Charlotte Deputy Athletic Director Darin Spease said he was glad to see the team’s fans turnout in droves for the contest.

“Our institution churns out a lot of alums, has almost 30,000 students and it was an opportunity for them to get off-campus and come to a place like this where they can stretch out and see live sports,” Spease said. “We’ve all missed that.”

Being there for the first game was an opportunity that Tim and Karen Deal said they couldn’t pass up. The Salisbury couple visit the ballpark almost every week to walk around the concourse. Tuesday night was the first time they’d been to the stadium when baseball was being played.

“It’s great,” Tim said. “We’ve been waiting for this for a long time.”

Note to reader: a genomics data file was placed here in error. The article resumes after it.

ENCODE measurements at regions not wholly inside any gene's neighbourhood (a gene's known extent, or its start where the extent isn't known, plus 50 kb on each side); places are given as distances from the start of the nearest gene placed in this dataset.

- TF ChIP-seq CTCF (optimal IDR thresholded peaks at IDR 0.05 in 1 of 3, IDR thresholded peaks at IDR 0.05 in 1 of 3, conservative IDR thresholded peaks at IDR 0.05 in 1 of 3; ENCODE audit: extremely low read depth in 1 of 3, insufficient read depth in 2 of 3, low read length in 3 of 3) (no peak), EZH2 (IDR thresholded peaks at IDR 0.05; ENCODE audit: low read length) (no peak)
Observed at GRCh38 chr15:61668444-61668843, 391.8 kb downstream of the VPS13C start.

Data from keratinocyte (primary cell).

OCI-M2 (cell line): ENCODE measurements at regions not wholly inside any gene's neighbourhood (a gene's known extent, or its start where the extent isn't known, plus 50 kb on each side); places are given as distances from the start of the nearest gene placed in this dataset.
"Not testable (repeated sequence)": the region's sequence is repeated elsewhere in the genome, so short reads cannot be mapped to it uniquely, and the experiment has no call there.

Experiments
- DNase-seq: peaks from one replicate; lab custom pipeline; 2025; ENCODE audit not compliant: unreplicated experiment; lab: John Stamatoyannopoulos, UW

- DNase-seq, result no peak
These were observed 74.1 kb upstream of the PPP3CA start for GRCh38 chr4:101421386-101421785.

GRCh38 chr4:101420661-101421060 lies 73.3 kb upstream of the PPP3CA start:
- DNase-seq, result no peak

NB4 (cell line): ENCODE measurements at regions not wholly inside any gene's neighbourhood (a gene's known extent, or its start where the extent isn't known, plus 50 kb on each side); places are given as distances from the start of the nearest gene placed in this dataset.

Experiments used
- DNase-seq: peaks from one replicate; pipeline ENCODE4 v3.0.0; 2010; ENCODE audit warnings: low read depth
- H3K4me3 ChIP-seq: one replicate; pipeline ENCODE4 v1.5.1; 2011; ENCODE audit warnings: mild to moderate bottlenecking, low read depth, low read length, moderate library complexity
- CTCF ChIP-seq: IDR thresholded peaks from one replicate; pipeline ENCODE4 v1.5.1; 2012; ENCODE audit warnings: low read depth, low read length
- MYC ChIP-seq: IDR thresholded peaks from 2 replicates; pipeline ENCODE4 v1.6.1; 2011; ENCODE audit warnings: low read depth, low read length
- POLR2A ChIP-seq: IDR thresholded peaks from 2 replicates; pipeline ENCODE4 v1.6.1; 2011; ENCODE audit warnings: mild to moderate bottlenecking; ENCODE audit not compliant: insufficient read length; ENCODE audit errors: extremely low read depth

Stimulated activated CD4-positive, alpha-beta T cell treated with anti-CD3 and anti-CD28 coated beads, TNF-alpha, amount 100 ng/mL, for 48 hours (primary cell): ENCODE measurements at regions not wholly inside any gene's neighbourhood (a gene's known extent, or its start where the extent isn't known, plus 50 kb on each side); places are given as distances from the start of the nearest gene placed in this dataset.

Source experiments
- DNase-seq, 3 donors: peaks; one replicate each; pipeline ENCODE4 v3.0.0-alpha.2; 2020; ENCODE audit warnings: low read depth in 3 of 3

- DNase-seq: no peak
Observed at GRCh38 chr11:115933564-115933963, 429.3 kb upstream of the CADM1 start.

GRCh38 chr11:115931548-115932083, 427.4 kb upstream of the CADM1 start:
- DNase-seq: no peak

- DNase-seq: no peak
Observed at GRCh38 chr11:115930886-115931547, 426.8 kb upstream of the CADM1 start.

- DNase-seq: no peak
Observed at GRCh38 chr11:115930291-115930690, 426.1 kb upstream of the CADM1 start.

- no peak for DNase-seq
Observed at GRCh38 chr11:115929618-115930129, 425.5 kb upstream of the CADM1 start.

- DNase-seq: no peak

Tim also graduated from Appalachian State in 1991, so coming to the game allowed him to cheer on his alma mater in person, an opportunity he said he doesn’t get very often.

The couple plans on coming back to the ballpark in the near future, both to walk and to watch the home team play.

“We’ve been looking forward to the Cannon Ballers getting to play so we’re hoping to come to some games,” Tim said.

Tim and Karen will have to wait until May 4 to see the Cannon Ballers kick off the season against the Down East Wood Ducks, a Low-A-East league foe and an affiliate of the MLB’s Texas Rangers. 

Millward is counting down the days.

“We are building so much momentum into the season,” Millward said. “That’s only going to continue to build.”

As always, Millward said “the best is yet to come.”

Fans will have another chance to watch baseball in the ballpark before the Cannon Ballers’ debut in May. Davidson will host Wofford at the ballpark on March 30 at 6 p.m. in what’s being billed as a “tangle of cats and dogs.”